Horror movies are known for scaring us half to death! However, some horror classics cross the line and don’t exactly make for family-friendly viewing. Check out this list of 10 classic X-rated horror movies – perfect for this time of year!
You can also read: The Best Halloween Movies of All Time
The 10 Best X-RATED Horror Movies (18+)
In this article, I’d like to share with you a list of our favorite X-Rated horror movies. Here is the top 10 list of best X-RATED Horror Movies.
#10. Snuff (1975)
For years, snuff film urban legends have circulated among inquisitive teens and cinema buffs with morbid curiosity.
These films allegedly depict real-life killings recorded on camera, eluding the severe censorship that films must through before being published.
Alan Shackleton saw an opportunity to promote a substandard picture as a legitimate snuff film maker, so he grabbed an already-made film and added some more violence to it.
Snuff, released in 1976, is the outcome. Snuff, directed by Michael Findlay, is based on a film called The Slaughter. A gang of filmmakers is ambushed by a demonic motorcycle cult at an undisclosed location in South America in the film.
The publicity for snuff was truly revolutionary for its time. Shackleton decided to turn the film into a cultural phenomenon, marketing it as real murders, caught on tape, and even hiring fake protestors to oppose the film’s release.
In the end, and despite its cheap visual effects and cheesy acting snuff, ended up getting its coveted X-rating, branding it as one of the most violent, theatrically released films of its time.
#9. The Gore Gore Girls (1972)
It takes a lot of bravery to convert your most violent picture into a comedy, but Herschell Gordon Lewis achieved exactly that with The Gore Gore Girls in 1972.
Lewis, dubbed “The Godfather of Gore,” is credited for inventing the splatter horror subgenre. A style that focuses on depicting gore and bloodshed in extreme detail. So I’m sure you can guess where this is headed.
The Gore Gore Girls is a filthy horror-comedy that could have only been filmed in the 1970s. The story revolves around a young female reporter who is investigating a string of brutal stripper deaths in Chicago.
With a title like The Gore Gore Girls, the movie attracted the media’s attention way before it even hit theaters. Because of its raunchy subject and extreme depictions of violence, the film was denied a proper theatrical release, having to be released exclusively on VHS.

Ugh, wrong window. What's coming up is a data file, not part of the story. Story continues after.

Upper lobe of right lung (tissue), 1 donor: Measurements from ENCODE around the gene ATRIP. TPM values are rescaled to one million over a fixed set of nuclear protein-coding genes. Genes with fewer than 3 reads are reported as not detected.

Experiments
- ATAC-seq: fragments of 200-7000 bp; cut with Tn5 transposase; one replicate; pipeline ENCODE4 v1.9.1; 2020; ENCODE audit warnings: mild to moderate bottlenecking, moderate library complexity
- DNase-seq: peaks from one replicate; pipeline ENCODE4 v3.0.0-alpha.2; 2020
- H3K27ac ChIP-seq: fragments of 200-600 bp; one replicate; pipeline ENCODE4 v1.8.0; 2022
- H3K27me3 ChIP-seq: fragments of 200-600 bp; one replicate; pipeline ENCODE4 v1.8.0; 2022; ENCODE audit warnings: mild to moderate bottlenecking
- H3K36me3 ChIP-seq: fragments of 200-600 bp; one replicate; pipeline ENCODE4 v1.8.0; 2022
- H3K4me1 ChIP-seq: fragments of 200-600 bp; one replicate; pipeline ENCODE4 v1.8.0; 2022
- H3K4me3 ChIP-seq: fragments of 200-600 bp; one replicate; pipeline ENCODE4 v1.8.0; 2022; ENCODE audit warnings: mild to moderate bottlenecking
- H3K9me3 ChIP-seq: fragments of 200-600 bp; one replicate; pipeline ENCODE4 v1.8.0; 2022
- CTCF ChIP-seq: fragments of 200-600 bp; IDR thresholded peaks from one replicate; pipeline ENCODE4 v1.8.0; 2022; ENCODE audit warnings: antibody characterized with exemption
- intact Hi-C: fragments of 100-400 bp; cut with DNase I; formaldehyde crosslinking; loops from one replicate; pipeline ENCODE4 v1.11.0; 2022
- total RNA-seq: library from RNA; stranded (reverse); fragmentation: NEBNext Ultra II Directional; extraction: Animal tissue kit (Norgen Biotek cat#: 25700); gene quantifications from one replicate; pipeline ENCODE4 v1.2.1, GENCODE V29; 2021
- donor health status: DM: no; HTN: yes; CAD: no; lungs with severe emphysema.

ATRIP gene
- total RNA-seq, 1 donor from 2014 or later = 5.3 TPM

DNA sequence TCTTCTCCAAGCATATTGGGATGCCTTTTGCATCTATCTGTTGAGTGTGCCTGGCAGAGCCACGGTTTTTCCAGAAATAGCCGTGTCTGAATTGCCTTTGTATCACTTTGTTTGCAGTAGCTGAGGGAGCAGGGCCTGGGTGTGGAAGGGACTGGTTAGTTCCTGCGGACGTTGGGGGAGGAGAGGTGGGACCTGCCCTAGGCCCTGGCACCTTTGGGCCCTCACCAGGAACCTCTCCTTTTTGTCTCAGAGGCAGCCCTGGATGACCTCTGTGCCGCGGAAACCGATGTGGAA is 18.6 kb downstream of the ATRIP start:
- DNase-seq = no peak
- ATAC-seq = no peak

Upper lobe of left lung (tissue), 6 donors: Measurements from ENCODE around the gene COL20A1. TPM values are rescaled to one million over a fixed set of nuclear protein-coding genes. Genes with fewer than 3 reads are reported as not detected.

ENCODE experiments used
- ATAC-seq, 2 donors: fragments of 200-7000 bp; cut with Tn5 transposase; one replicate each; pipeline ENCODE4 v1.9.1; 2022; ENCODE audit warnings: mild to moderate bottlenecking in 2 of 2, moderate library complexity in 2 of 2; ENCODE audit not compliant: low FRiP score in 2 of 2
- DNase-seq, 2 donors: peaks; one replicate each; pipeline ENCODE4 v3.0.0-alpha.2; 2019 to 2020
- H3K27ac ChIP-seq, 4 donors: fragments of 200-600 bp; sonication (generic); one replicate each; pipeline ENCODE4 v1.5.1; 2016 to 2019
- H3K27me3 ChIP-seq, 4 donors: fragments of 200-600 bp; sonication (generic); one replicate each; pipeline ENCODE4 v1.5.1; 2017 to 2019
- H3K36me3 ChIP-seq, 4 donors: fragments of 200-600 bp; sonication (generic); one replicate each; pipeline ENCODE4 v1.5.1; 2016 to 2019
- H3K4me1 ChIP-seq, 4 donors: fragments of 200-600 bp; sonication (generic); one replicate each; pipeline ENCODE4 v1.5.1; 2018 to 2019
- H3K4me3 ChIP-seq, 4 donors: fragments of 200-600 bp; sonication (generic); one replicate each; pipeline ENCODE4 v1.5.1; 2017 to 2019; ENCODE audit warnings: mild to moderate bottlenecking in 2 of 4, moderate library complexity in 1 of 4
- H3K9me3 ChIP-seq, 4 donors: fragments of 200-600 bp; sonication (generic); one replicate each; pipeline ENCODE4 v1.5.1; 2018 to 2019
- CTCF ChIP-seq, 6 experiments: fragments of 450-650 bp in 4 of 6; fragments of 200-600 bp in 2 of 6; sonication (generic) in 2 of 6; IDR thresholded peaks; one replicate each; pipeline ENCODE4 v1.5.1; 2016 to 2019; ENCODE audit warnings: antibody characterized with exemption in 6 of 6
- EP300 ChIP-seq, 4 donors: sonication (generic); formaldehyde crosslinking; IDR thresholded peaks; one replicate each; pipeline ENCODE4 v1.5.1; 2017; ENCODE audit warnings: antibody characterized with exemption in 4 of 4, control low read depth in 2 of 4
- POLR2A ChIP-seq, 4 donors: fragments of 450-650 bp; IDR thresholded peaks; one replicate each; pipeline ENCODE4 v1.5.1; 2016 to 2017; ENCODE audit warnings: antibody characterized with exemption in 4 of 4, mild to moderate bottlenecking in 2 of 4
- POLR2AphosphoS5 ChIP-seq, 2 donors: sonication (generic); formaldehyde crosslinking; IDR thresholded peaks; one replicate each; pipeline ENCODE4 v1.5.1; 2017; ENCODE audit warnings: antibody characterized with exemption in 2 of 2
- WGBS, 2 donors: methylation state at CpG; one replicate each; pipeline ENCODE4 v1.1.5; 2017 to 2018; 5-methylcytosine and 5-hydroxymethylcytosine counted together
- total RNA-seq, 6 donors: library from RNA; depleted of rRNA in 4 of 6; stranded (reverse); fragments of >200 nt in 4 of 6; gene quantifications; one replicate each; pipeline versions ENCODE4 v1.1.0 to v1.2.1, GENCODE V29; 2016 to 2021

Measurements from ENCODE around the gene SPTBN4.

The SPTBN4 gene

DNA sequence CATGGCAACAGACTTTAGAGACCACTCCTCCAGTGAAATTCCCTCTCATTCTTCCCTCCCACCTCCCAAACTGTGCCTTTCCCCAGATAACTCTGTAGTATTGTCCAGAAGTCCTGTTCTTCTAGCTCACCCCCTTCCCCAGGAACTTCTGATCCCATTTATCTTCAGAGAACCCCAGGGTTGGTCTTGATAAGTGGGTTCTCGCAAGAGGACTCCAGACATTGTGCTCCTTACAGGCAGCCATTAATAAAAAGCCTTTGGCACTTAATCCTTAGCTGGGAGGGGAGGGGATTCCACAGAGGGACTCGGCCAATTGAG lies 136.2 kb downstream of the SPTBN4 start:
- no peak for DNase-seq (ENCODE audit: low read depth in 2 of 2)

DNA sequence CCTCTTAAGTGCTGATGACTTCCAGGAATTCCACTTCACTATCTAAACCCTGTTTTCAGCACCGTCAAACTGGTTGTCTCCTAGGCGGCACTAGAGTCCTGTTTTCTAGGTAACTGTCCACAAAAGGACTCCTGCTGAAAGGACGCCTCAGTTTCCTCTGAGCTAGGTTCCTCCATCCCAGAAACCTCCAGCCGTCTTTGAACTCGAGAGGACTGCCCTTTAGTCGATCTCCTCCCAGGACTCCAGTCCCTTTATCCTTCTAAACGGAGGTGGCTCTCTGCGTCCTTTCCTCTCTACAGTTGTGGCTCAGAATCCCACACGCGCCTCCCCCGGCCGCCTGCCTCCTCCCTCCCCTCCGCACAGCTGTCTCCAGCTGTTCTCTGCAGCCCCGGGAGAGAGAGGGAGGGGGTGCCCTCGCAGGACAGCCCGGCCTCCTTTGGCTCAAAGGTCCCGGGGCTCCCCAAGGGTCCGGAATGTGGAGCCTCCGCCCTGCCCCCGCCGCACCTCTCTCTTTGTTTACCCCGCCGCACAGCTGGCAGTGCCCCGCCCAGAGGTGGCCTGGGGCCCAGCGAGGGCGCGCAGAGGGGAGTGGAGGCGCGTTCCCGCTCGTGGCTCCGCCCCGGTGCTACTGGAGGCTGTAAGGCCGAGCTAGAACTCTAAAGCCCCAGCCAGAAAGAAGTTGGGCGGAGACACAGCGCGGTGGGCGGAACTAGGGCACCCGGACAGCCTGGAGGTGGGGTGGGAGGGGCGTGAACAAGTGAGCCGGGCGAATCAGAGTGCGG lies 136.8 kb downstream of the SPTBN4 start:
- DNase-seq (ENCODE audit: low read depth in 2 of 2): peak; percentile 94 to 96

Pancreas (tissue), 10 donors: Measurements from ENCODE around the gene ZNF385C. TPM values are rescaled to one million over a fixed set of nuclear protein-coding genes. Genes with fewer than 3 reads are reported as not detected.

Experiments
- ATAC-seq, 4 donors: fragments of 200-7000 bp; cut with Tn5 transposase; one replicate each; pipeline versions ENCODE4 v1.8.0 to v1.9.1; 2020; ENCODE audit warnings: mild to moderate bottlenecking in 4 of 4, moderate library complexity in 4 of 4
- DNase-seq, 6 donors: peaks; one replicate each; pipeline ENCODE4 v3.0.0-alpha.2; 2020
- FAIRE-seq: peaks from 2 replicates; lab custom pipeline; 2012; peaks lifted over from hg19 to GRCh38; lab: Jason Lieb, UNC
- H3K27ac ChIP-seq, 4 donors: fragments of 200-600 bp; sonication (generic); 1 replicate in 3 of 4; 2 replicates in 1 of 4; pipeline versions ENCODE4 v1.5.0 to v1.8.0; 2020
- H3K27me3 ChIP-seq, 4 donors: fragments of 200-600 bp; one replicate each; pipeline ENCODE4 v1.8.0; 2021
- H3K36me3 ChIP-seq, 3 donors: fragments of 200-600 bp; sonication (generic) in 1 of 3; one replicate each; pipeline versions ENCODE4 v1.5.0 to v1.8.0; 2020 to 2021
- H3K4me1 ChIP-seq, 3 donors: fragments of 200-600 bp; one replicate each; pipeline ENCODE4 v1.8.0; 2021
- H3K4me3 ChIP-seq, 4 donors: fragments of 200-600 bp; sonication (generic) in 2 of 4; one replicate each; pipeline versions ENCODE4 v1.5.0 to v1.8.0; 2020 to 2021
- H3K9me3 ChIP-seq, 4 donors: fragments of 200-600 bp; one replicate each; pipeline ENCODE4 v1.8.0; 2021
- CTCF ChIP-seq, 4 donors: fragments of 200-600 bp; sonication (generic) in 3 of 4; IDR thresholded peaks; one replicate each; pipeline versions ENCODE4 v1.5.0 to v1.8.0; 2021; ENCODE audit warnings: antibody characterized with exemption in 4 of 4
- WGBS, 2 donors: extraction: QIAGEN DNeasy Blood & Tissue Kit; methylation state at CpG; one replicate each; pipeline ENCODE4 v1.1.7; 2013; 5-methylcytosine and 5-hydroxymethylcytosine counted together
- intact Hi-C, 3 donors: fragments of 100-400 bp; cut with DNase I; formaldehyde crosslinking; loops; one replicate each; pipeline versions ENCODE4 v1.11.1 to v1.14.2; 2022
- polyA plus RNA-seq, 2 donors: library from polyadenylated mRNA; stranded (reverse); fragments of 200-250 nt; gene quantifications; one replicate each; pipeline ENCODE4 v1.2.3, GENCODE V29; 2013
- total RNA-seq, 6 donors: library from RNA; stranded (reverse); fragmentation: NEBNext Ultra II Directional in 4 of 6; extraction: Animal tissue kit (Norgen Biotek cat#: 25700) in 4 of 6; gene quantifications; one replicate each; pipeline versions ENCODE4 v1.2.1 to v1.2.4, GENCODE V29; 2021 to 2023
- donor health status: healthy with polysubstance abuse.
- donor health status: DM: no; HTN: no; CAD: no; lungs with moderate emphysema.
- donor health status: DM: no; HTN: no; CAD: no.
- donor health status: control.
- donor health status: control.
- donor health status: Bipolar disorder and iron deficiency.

Due to its extreme content, The Australian Office of Film and Literature Classification outright banned the film from the country, a veto that remains even to this day.
#8. The Texas Chainsaw Massacre 2 (1986)
A sequel, The Texas Chainsaw Massacre 2, was poised to enter theaters more than a decade after the first Texas Chainsaw Massacre scarred an entire generation of viewers.
Tobe Hooper, who directed the first picture in 1974, is back in the director’s chair. Critics praised the original Chainsaw Massacre for its tasteful use of gore. The sequel, on the other hand, would move in the other direction.
The sequel to the franchise’s first film acts as a parody of its predecessor, since the filmmaker believes that fans misunderstood what the first picture was about.
When the MPAA reviewed the film, it immediately gave it an X-rating. This was terrible news for Hooper and his team, who desperately needed to make a profit. They were forced to release the film as unrated to avoid the usual problems that X-rated films have to deal with.
Upon releasing home video, The Texas Chainsaw Massacre 2 was banned in Germany and Singapore, with the heavily edited version barely being released in the UK. It was also banned in Australia for 20 years, finally making its home media debut in 2006.
#7. I Drink Your Blood (1970)
Hippies and satanic cults mingled together in the early 1970s, just months after the Manson family caused havoc in Hollywood, was widely considered as a prescription for disaster.
I Drink Your Blood took advantage of this, becoming one of the first movies to receive an X-rating for violence rather than nudity.
The film, which was released as part of a double feature with the similarly named I Eat Your Skin, follows a cult of satanic hippies destroying a rural community.
As previously said, the Manson murders were still fresh in many Americans’ minds, and the over-the-top hippy brutality of I Drink Your Blood was too much for some audiences to bear.
For almost a year, the film ran unaltered in most theaters, its X-rating still in full display. However, the producers of I Drink Your Blood finally conceded and agreed to re-edit the film to be rated R by removing some of the more intense scenes.
#6. The Hills Have Eyes (1977)
Not every flesh-eating monster in exploitation movies needs to be an undead creature. As shown in 1977’s The Hills Have Eyes, a regular family of cannibal crazy can get the job done.
The Hills Have Eyes, directed by Wes Craven, has become a cult favorite among horror film enthusiasts due to its graphic violence and grim narrative.
On their journey to California, a suburban family gets lost in the midst of the desert. When they are ambushed by a bunch of cannibals who terrorize them in more terrible ways, their lives are flipped upside down.
The movie is infamous for its raw portrayals of all kinds of violent acts, including some that we can’t even mention in this article. This prompted the MPAA to give the film the dreaded X-rating.